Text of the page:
On Sunday, August 26th, Sam Stelnicki held her first Current Events Conversation in the Glass Classroom of Smith-Steeb. In this event, we discussed the current situation in the Venezuelan Economic Crisis. The ongoing crisis has several implications not only for Venezuela but for surrounding countries such and Brazil and Colombia and for the region as a whole. In the event, we discussed the factors that led to the crisis, focusing on the country’s economy. Some of the main issues that we covered were the hyper-inflation, the excessive spending during the oil boom, and how the South American nation’s dependency on oil exports have affected the economic crisis.
After the event, I felt like I definitely had a better understanding of the origins of the crisis. I have a fairly limited experience learning about the crisis in both high school and in college. In most classes in which the Venezuelan Crisis is covered, we only really go over the political causes and consequences of the event, but it was interesting to see the event from a more economic side. IN terms of any type of professional gains, I hope to work with Latin American Issues to some degree, whether domestically or abroad, and a better understanding of this major crisis definitely would aid me in terms of better understanding the region as a whole.
Being that I am an International Studies and Spanish double major, this discussion on Latin American affairs is very relevant to my coursework in several of the classes I have taken. International Studies 4242, titled Incomplete Democracies: The (Un)Rule of Law in Latin America, has the most relevance in this case. The class is focused on corruption, violence, and the rule of law in Latin America. We often discuss issues of police violence, the war on drugs, and the problems in judicial systems of several Latin American countries. In fact, we have discussed Venezuela multiple times within the class regarding political corruption and the excessive use of police force directed at protesters. While the discussion focused mostly on the economic side of the situation in Venezuela, it was interesting to see the crisis from a different perspective than has been presented to me in classes that I have taken that have covered this topic.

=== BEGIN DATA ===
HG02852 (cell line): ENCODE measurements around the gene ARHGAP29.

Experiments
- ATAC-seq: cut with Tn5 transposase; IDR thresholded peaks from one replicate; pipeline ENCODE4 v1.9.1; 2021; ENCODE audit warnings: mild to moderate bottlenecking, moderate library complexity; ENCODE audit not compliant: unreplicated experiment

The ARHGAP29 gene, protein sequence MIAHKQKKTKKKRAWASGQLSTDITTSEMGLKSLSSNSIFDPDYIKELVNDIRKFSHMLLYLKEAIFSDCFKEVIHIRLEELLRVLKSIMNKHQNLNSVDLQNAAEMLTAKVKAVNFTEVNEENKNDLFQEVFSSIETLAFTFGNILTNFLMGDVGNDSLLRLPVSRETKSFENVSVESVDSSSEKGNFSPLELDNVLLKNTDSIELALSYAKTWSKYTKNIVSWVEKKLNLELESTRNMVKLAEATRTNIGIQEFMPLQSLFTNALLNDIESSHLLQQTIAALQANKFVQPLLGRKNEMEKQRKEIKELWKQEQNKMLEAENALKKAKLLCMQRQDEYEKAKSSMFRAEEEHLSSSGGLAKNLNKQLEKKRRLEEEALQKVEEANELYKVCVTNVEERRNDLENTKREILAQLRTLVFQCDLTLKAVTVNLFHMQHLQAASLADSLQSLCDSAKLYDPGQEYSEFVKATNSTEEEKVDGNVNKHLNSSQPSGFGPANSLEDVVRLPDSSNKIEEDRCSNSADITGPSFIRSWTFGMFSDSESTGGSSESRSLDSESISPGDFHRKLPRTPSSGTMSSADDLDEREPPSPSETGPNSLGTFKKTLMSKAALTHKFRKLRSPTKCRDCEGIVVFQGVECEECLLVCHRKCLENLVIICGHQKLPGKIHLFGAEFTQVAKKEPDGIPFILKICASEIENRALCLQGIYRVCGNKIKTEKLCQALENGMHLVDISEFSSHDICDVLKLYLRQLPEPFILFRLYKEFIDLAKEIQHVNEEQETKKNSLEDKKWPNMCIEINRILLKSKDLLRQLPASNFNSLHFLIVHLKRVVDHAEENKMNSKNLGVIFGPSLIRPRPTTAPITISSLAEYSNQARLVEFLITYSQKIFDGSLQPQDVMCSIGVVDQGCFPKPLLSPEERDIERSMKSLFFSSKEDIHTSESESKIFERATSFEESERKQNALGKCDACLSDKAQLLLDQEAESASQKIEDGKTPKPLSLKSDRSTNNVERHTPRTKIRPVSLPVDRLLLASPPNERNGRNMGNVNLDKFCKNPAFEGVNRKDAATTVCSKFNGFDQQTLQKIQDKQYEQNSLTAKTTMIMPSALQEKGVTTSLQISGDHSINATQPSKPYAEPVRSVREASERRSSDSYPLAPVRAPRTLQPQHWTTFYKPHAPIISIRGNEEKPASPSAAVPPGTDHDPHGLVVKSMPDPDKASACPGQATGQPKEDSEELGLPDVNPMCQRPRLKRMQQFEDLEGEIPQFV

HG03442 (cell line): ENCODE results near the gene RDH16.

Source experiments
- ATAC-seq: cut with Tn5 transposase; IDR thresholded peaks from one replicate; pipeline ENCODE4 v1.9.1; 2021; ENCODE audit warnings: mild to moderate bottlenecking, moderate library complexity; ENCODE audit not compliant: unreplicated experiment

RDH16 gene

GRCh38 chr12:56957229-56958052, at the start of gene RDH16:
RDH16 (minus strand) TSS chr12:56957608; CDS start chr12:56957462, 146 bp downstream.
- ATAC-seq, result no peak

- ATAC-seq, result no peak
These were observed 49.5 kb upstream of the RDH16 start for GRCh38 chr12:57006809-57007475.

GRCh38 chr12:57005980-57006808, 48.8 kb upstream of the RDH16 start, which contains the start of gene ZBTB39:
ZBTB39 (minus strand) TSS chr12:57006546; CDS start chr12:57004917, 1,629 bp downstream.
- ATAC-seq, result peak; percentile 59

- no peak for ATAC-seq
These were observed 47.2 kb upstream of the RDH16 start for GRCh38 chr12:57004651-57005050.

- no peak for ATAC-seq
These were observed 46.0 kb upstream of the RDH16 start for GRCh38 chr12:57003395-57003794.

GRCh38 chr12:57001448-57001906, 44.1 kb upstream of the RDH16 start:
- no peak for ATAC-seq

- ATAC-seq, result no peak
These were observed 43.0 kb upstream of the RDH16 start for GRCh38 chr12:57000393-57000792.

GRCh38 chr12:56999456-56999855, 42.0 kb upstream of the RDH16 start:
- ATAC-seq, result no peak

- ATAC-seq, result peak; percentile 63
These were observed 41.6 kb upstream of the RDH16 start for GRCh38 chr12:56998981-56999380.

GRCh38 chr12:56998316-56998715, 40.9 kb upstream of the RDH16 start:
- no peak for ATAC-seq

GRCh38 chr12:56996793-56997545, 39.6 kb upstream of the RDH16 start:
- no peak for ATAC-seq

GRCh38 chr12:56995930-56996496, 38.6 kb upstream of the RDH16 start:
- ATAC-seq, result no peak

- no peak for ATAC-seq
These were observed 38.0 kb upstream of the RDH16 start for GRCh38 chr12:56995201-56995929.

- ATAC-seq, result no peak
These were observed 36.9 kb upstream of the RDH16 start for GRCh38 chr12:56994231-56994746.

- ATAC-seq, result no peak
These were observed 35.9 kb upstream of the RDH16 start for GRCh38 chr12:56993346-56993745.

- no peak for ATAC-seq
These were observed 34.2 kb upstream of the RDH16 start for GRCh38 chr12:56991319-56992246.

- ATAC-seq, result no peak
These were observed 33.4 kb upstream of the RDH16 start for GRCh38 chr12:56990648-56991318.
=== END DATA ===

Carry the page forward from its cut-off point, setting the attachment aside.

Overall, I thought that the event was informative and was a good opener to Sam’s event series. I did feel that it started a bumpy because it was the first of the series and I’m sure many of the people that attended were either shy or did not know how to enter the discussion. However, as the event went on, we became more comfortable asking questions or expressing our opinions to the group. Some small debate even occurred on certain issues. I definitely feel that this event was a good early event because it provided a space for the second and first-year students to interact, which does not happen often. I plan on going to some of the future Current Event Discussions in the future.